Three composers can be heard on this recording: Jean-Louis Tulou (1786-1865) and two of his students: Jules Demerssemann (1833-1866) and Jean Donjon (1821-1912). Tulou and Demerssemann left countless concertos and virtuosic solo pieces and between 1832 and 1860, every obligatory test piece for the yearly exam at the Paris Conservatoire was composed by Tulou.
These are not included here, instead, Pan Classics have chosen two types of piece: those composed for the music connoisseur, such as the ’Petite fantaisie poétique’ or the ’Boléro’ by Demerssemann; and those based on virtuosic opera arias, rewritten in ’simple’ versions for flute and piano for performance in the Parisian salons, like Tulou’s ’La Cavatine de Zelmira’ (in effect, a piano concerto with flute accompaniment) or ’Le café du roi’. Demerssemann’s ’L’hommage à Tulou’ ends in wild variations that contrast with the beautiful, unpretentious melodic lines, which fit Godfroy’s flute well. Tulou’s ’Duo Concertant’ op. 72 for two flutes mixes light music with serious passages that betray the influence of Beethoven. In the score of Demerssemann’s Deuxième Sonate op. 23, the tempi, character and nuances are indicated with great precision, thus providing fascinating evidence for interpretation and playing style at that time, even if simultaneously restricting modern-day artistic expression. Lastly, we have the ’Etudes de salon et solos ou caprices pour la flûte seule’ by Jean Donjon, an advocate of the new Boehm flute and therefore a representative of the transition into the new era.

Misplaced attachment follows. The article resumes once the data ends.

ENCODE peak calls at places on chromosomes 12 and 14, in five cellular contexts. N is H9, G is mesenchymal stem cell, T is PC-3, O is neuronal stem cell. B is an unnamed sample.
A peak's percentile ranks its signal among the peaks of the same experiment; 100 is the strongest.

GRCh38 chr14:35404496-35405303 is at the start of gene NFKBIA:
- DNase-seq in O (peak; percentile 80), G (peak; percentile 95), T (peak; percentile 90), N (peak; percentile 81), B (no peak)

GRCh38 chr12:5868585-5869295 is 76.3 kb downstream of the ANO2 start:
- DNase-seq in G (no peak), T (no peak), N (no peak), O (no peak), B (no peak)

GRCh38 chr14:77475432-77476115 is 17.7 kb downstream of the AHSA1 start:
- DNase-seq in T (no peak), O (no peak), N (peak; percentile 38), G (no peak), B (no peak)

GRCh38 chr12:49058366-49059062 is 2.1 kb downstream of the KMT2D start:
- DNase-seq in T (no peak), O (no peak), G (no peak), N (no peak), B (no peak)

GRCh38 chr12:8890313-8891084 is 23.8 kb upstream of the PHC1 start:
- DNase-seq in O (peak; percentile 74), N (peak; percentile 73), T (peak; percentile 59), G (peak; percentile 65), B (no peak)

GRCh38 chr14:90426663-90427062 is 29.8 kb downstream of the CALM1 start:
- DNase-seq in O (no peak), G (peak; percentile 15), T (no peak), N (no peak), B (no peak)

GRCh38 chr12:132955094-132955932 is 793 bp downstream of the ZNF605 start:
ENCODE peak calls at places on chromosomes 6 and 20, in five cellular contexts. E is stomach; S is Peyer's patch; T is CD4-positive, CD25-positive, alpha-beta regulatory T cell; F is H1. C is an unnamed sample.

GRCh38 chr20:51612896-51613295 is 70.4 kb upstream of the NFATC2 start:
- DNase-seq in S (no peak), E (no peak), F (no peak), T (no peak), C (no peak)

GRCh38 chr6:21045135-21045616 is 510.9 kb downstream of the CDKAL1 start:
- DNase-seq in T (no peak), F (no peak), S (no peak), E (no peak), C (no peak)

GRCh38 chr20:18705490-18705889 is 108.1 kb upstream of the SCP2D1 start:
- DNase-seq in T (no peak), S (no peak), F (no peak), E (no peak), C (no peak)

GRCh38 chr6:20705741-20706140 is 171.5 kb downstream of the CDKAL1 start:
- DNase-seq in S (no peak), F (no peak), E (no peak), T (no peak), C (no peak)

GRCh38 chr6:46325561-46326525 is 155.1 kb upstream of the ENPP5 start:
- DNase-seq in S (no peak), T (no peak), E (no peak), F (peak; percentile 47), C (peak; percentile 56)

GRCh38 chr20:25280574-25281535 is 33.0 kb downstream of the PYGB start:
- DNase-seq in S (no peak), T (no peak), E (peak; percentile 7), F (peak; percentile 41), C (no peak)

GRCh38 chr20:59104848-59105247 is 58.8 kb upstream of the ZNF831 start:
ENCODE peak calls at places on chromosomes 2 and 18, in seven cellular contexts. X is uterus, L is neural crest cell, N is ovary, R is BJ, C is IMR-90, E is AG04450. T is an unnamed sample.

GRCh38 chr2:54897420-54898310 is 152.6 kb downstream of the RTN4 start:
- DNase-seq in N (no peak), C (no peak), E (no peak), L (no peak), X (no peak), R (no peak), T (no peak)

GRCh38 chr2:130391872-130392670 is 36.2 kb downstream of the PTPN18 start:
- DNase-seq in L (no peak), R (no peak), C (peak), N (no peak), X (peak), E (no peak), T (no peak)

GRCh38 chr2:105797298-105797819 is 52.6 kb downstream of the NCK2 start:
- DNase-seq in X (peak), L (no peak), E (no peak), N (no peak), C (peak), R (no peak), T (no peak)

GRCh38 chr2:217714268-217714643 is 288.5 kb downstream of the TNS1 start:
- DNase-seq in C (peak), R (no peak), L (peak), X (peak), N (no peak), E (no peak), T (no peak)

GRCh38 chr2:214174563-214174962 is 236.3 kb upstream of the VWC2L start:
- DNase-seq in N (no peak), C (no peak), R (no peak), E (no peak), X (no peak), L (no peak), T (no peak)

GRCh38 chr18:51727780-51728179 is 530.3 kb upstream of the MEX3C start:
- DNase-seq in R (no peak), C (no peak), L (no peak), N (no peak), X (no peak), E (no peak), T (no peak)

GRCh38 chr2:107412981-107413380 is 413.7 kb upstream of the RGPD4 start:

In addition to the musical concerns which governed the selection of the repertoire, these works are interpreted on historical instruments. Historical fingering charts preserved in contemporary flute tutors were also instructive.